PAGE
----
Sounds like a conspiracy - the Feds and local police should all be sued for violating the Racketeer Influenced and Corrupt Organizations Act.

  • Warty||

    joe from Lowell says:
    September 16th, 2010 at 9:38 am

    You know the rest.

  • ||

    He said, "Happy Mexican Independence Day?"

  • ||

    I like to whine about MNG. By my God Joe was the worst. What a pathetic dishonest little bastard Joe was.

  • ||

    Shit. You had to summon it like Beetlejuice, didn't you?

  • Warty||

    Lowellman, Lowellman, Lowellman.

    AUUUUUUGHHHHHHH

  • ||

    I wouldn't be surprised to see it become a bureaucratic perk in our "modern" society.

    "You consented to be raped by the Overlord Class when you agreed to be born here. If you wanted self-ownership, you should have been born in Somalia."

  • ||

    It's not rape. It's an examination.

  • ||

    MNG is starting to show some of the symptoms exhibited by that other sanctimonious twat before he cracked.

  • ||

    The dark side consumes you eventually I guess. It is odd how people slowly crack on here. There was a time, in the far distant past, when Lonewacko and Donderoo were actually reasonably sane posters. And then they got worse. Maybe the same thing is happening to MNG.

  • Fluffy||

    I am struck in the classic threads by the inexplicable dearth of profanity, hatred, and advocacy of violence in my posts.

    So I guess I cracked, too. Just in the good way.

  • Warty||

    I haven't read a word that cunt has written in months. It's refreshing. Give it a try.

  • Mainer||

    I'm surprised John is posting without MNG replying. Stalker or man-crush ?

  • ||

    Are we talking rape or rape-rape, just to be clear?

  • Mainer||

    That still pisses me off...fuck Whoopi Goldberg...well, not literally.

  • ||

    libertarians should spontaneously erect large, black monoliths in their yards

    I must consider this.

  • ||

    Be sure that your monolith is perfectly proportioned, 1:4:9!

  • kilroy||

    There was an article in Byte magazine many years ago by Steve Gibson of Gibson Research Corp. The whole article was about this large black obelisk he had built in front of the corporate HQ. He had a ULF generator installed inside of it so whenever you approached you'd get this feeling of power emanating from it. He said something like "I wanted people to think 'This thing could hurt me if it wanted to'." I looked all over for an article link but no joy.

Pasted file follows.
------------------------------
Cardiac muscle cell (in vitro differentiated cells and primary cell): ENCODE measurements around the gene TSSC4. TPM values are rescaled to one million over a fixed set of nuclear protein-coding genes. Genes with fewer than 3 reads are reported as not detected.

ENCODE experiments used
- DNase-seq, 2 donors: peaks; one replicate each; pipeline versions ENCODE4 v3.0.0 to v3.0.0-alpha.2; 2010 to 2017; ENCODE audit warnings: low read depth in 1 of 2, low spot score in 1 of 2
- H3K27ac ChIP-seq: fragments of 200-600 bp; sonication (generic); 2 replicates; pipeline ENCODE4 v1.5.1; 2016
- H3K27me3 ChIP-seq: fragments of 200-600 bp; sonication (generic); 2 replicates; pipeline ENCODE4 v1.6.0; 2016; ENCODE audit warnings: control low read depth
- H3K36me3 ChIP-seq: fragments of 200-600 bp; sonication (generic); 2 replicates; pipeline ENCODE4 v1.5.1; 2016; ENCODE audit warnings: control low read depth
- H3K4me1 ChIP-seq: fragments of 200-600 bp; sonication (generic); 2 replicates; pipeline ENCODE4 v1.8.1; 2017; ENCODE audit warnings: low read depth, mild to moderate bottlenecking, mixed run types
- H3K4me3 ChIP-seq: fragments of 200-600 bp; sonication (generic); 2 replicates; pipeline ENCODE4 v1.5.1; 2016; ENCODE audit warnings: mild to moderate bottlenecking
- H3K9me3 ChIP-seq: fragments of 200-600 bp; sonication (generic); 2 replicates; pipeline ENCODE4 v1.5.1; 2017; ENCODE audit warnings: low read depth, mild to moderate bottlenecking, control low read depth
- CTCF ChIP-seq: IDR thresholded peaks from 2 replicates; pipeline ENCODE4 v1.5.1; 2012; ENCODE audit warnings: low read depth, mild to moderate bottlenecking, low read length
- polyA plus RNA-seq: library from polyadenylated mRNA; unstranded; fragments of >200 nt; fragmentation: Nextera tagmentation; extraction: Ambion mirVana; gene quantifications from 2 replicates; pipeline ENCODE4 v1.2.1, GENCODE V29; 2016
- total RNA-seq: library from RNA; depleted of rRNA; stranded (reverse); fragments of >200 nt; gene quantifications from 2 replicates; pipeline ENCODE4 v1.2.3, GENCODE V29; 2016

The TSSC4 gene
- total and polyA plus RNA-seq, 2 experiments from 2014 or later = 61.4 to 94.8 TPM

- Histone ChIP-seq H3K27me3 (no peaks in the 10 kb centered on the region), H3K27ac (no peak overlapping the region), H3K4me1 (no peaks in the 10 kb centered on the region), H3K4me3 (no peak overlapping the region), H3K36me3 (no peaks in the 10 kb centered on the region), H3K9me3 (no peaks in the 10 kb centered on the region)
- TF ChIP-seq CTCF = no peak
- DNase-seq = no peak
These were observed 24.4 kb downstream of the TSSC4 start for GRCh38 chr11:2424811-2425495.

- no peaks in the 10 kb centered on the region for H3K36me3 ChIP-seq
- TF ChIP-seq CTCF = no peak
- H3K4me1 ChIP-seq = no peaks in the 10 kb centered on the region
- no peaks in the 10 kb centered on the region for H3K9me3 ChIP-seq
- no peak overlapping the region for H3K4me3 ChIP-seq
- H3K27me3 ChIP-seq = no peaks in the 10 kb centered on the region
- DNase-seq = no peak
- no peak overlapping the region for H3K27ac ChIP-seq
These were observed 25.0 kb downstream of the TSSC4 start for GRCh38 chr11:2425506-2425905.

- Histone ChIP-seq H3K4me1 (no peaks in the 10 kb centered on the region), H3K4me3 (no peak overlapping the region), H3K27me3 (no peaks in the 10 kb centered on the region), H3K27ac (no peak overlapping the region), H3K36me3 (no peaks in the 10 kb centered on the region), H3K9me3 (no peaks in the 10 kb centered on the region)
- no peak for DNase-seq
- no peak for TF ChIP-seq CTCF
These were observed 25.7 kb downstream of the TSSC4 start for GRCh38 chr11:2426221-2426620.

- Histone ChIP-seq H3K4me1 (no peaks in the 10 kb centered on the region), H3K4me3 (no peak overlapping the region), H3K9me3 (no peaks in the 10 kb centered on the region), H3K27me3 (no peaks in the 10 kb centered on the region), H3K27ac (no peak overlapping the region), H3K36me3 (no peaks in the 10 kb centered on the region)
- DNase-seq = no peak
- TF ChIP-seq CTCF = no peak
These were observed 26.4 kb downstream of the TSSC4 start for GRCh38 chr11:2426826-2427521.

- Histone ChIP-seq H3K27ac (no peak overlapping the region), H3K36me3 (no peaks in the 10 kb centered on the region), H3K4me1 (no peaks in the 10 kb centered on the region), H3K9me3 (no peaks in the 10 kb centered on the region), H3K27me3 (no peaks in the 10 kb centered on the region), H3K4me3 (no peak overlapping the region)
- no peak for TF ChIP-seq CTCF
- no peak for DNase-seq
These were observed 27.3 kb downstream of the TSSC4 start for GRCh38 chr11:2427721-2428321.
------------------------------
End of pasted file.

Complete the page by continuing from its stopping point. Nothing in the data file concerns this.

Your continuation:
I'll get started building my own tomorrow.

  • ||

    Is that the golden ratio or am I thinking of something else.

  • ||

    That's something else.

    Clarke made up some significance in the proportions, based on the dimensions being the squares of the first three primes.

  • DRM||

    1 isn't prime. They're the first three counting numbers, but the first three primes are 2, 3, 5.

  • ||

    Give it a try.

    I do a lot of skimming* on those threads.

    *by which I mean rapidly hammering the space bar

  • ||

    It is odd how people slowly crack on here.

    Water conquers rock.

  • Paul||

    which is why the case is called United States v. 434 Main Street, Tewksbury, Mass.

    Fuck this is confusing. So corporations are people now?

  • ||

    "Soylent Green is corporations!"

  • Ska||

    I'm not suing you, I'm suing the property at your address.

  • Paul||

    The property should put the system on trial!

  • THE PROPERTY||

    I'M NOT A PART OF THIS SYSTEM! MAAAAAN! I THREW IT ON THE...ON ME!!!

  • ||

    It's not even the corporation they are suing. It is the physical property; things. It gets even more bizarre when the forfeiture suit is US v. Two Hundred Thousand Five Hundred Thirty Six Dollars.

  • Paul||

    And when did Walter Matthau get into the small motel business?

  • Fluffy||

    Not only should they burn down the property, but they should embrace the theory that all properties where drug activity takes place are equally guilty, and they should burn down every last public school in Massachusetts.